Sunday, December 2, 2007

Pay attention

Our senior pastor has been on sabbatical for two months. He's returned for Advent and Christmas, and then will depart again for another two months. It's a model created of necessity, but one that has some real advantages. We get to peer into his thinking, and we have him for this very fresh, alive month--none of that, "I can't believe I'm back here already," energy. Instead we have, "I can't believe I get to head off once again in a month!" I suppose it's as though I went to work on Monday, and by Monday evening was back off for the rest of the week.

His sermon today was entitled, "Pay attention," and was about the seemingly-apocalyptic Matthew passage, the chapter and verse alluding me at the moment. The sermon was an urging to keep our eyes tuned to what is immediately before us--to be living so fully in this moment that we do not miss God's whisper of an arrival. It was a far cry from the "You've Been Left Behind" video series we used to watch as comedy amongst liberal-leaning friends at my Christian college. The message was in essence this--it is not so much that we will literally be left in the field as another is whisked away beside us, but rather than we will simply miss the opportunity to see what is truly there to see. We stand side by side with someone looking through a different lens, and they see, live and experience--and we miss the forest for the trees....or more appropriately given his message, we miss the trees for the forest.

This message was on my mind as we raked sodden piles of leaves in anticipation of tonight's snow. The sky was gray, spitting sleet periodically, and the still air felt anticipatory--there's something about to happen. I set the rake down for a moment, settled onto the edge of our back porch, and looked to the spindly, black branches of the trees reaching toward the sky. I was waiting--trying to pay attention. But while my eyes were pinned on the sky, it was beneath me that I could feel the hum of the universe. The energy of our collective existence was suddenly so palpable, I envisioned those giant trees crashing to the ground as the hum continued steadily on. As almost always happens when I am still, I was not only aware of the vibrations of energy below me and all around me, I was aware that I was in a dance with these vibrations--I was a part of the vibration myself.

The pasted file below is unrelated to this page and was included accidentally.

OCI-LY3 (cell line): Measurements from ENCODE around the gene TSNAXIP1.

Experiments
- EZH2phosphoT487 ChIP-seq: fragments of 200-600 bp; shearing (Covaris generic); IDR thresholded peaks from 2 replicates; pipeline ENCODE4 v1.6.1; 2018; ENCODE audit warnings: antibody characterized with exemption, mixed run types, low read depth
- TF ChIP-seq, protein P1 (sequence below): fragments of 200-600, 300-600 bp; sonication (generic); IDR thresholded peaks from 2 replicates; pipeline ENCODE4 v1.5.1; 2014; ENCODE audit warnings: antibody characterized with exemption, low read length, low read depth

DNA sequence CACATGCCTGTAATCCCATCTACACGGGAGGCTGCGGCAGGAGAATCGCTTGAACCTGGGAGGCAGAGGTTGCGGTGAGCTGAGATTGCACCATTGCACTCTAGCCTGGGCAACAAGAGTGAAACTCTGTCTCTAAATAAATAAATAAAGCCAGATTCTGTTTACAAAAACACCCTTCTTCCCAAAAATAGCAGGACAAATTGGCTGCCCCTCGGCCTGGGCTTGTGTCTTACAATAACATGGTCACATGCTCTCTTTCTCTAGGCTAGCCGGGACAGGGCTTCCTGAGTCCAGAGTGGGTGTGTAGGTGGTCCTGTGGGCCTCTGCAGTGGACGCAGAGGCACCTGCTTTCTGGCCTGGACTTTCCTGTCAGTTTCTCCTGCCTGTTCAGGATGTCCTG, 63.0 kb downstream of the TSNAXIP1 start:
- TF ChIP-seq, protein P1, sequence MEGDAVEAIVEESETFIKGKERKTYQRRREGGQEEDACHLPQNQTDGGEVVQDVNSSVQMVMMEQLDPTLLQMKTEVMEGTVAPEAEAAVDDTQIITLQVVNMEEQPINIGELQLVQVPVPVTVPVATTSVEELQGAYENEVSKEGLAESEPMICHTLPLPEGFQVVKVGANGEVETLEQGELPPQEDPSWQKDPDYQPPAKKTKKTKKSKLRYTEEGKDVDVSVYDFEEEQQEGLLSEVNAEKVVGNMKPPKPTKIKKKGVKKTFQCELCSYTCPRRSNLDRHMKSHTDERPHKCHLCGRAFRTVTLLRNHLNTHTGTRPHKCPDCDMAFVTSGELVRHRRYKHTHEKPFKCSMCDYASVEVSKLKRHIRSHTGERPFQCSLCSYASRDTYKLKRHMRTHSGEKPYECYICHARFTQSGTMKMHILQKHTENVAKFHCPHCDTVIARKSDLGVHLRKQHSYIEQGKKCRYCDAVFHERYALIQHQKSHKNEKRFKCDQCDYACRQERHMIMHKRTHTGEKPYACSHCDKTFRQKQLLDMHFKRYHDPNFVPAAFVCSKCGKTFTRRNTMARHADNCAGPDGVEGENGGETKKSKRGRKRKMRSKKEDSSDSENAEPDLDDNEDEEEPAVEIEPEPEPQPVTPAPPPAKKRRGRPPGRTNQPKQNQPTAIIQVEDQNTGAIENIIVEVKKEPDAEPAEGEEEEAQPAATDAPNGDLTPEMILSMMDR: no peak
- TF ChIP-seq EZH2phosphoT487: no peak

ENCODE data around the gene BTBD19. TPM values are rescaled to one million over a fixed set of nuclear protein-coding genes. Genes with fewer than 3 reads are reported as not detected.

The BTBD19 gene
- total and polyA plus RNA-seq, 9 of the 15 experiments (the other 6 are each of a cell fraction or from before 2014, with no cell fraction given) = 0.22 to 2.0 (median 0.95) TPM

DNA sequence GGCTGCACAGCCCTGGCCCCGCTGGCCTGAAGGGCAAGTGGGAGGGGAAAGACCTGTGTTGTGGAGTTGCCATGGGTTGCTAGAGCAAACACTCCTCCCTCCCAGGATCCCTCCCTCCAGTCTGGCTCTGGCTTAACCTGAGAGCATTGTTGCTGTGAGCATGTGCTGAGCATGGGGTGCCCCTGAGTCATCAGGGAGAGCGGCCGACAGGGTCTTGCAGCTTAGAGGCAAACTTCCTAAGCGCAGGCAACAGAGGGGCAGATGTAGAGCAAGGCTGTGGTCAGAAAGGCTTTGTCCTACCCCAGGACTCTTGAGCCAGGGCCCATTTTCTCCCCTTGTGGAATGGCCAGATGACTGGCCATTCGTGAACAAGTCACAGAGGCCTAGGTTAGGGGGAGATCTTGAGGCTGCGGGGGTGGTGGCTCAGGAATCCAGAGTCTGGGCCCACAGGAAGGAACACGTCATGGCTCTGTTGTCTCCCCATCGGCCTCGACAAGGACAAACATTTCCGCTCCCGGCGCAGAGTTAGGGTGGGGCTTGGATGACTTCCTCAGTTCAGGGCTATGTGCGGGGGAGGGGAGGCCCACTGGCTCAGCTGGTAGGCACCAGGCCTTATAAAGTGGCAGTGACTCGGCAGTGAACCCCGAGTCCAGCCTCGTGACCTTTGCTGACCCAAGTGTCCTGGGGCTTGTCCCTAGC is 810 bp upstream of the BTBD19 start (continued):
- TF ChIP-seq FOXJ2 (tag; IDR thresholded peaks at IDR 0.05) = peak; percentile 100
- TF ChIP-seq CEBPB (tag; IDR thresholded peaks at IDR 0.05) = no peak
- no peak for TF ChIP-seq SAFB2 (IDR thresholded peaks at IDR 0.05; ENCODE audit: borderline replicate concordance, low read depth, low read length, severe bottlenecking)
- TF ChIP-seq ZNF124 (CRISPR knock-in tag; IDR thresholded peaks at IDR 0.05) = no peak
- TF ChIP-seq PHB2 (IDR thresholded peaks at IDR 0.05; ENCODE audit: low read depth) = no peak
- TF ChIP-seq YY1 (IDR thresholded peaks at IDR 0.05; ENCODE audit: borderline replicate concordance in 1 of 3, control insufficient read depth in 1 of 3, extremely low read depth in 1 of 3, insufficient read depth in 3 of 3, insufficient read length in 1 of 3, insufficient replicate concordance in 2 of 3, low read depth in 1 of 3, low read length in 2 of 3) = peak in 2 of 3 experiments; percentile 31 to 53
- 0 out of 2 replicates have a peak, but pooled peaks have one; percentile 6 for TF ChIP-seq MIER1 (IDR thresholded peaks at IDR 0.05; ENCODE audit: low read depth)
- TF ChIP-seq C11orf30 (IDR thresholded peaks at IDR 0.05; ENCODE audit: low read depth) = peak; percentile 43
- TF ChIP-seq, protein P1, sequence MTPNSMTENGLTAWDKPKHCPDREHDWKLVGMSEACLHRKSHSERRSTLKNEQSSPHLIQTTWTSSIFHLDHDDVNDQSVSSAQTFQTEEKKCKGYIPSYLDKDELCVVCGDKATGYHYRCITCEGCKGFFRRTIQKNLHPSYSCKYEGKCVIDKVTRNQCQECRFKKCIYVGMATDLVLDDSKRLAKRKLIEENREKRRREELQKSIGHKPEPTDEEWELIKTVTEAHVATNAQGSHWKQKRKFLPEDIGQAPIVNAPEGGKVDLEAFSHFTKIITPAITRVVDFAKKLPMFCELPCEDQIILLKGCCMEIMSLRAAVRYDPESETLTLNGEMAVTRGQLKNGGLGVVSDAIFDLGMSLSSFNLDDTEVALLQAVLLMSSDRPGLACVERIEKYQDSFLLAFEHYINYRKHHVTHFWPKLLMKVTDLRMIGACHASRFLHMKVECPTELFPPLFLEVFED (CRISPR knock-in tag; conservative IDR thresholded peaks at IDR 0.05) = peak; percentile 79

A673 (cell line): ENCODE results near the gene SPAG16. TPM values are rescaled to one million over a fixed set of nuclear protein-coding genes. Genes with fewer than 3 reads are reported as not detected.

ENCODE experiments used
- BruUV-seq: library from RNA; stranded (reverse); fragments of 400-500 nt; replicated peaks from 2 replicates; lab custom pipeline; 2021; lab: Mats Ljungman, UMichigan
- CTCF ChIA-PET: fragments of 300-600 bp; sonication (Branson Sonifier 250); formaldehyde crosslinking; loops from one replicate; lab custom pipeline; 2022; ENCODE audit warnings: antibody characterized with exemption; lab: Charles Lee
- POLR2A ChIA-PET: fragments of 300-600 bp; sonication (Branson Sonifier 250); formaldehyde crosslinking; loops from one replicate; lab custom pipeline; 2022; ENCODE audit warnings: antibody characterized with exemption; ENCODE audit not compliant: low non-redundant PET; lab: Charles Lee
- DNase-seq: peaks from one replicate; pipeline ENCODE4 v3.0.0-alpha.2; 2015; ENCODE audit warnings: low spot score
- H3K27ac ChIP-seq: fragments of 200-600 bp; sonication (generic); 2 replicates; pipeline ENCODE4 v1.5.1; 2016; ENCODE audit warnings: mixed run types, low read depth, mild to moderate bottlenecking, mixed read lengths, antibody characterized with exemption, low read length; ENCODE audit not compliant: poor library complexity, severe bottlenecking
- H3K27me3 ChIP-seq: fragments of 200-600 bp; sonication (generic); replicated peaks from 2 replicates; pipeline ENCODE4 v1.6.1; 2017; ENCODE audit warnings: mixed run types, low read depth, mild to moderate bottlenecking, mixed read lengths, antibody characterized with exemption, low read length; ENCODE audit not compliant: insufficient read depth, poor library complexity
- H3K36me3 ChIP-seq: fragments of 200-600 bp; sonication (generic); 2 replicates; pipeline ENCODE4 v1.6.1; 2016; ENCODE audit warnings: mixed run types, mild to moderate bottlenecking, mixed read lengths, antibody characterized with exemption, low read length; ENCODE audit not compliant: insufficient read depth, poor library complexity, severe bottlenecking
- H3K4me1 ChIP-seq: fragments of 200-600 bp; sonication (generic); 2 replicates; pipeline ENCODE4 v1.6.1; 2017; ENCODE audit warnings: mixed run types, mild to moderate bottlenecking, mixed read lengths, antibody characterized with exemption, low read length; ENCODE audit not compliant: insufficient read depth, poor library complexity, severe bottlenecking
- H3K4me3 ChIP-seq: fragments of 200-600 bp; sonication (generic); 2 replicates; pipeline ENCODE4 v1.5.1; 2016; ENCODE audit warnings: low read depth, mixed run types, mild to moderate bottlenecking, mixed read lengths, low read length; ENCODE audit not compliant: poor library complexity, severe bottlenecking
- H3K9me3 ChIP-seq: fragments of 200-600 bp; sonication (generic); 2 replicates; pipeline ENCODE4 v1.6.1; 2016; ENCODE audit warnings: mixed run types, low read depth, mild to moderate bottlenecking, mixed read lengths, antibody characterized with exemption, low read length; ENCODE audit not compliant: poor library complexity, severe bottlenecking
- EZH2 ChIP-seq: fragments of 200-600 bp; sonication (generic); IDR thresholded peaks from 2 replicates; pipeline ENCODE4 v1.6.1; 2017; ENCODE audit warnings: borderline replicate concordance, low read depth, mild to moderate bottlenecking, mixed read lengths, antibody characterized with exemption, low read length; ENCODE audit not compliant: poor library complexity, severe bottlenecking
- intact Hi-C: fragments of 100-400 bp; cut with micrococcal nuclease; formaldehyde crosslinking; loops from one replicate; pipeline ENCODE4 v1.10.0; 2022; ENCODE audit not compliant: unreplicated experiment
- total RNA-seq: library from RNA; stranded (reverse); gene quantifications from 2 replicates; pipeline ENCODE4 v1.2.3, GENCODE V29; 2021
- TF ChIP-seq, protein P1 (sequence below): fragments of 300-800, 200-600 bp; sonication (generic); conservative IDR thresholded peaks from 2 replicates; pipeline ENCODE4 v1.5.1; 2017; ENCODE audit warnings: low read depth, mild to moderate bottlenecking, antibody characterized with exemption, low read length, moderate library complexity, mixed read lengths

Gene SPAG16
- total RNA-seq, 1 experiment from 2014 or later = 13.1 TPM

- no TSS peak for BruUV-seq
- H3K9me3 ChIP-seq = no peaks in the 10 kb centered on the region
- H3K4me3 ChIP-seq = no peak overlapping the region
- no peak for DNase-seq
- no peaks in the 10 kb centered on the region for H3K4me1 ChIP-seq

With Tom's suggestion before me, I aim to pay attention this Advent. I am to wake early, brew a pot of tea, read wise words from people who stir me, and know that God is forever entering...forever arriving...forever wrapped in swaddling clothes and lying in a manger. I will celebrate not only being witness to the energy of God's presence and arrival; I will celebrate being part of it. Amen.

1 comment:

Sue said...

I am amazed at how our thoughts and experiences have been paralleling each other lately ... the breathtaking idea of "anticipation," so beautifully described in your post. I too have been getting this sense of urgency, of a need to be more anticipatory this Advent season. I wish I could have heard that sermon.

I loved the imagery of your backyard leaf-raking experiencing. Don't you just love that feeling in the air, that something is about to happen? It's so ... I don't know -- personal, internal, yet so much bigger than anyone can imagine. I got chills reading about it.

I had a good laugh at the college memories -- I think we were all united on the comedy, regardless of our leanings, left, right or smack in the middle. :) Thanks for the fun peek back to our good, fun days.

Now on to your next post ...